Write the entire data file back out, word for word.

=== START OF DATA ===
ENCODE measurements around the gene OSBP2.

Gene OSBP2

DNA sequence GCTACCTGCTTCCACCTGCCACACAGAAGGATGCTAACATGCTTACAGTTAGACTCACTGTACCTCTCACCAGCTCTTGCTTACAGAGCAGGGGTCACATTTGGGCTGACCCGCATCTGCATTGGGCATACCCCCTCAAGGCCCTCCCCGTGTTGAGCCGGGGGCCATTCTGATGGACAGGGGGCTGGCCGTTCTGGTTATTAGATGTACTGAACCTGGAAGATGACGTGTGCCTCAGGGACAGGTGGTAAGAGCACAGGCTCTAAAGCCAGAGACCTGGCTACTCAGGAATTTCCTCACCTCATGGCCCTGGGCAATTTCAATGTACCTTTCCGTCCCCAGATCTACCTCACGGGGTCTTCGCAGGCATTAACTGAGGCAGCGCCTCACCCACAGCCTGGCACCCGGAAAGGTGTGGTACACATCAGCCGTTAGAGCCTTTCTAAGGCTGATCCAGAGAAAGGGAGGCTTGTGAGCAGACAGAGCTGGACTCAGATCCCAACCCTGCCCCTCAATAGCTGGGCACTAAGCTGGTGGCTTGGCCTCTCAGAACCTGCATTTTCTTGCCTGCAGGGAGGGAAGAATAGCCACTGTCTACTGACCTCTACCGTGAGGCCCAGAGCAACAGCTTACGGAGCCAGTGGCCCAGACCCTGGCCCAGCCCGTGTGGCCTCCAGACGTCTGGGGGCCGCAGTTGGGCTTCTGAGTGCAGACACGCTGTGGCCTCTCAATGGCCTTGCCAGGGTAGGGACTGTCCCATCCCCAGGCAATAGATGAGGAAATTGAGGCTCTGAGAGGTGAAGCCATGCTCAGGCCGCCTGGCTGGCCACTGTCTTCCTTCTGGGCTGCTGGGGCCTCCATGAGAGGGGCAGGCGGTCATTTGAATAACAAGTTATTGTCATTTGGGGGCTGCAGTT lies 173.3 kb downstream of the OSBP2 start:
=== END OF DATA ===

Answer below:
ENCODE measurements around the gene OSBP2.

Gene OSBP2

DNA sequence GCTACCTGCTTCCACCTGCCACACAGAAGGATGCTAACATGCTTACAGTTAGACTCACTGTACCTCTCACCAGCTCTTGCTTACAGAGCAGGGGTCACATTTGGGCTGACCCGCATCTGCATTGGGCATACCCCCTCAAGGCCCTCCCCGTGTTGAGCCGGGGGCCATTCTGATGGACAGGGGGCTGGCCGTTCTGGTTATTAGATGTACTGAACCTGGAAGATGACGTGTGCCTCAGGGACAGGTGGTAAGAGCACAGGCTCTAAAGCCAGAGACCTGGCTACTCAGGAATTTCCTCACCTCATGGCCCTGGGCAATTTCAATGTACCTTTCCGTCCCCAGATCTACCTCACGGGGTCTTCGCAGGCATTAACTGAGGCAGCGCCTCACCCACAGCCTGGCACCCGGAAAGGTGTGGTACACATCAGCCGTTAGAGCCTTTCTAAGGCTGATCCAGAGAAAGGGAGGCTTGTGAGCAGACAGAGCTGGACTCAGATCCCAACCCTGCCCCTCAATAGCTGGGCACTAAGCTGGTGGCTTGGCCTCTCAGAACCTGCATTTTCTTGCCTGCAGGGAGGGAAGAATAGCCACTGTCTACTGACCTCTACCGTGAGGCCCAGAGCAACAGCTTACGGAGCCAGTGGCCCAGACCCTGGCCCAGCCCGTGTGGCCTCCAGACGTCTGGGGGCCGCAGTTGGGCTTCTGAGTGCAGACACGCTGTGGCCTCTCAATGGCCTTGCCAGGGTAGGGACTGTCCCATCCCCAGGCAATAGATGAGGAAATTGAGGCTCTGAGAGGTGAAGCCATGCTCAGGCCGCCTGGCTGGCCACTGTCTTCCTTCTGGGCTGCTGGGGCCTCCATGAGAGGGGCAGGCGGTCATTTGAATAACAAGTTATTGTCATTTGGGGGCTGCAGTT lies 173.3 kb downstream of the OSBP2 start: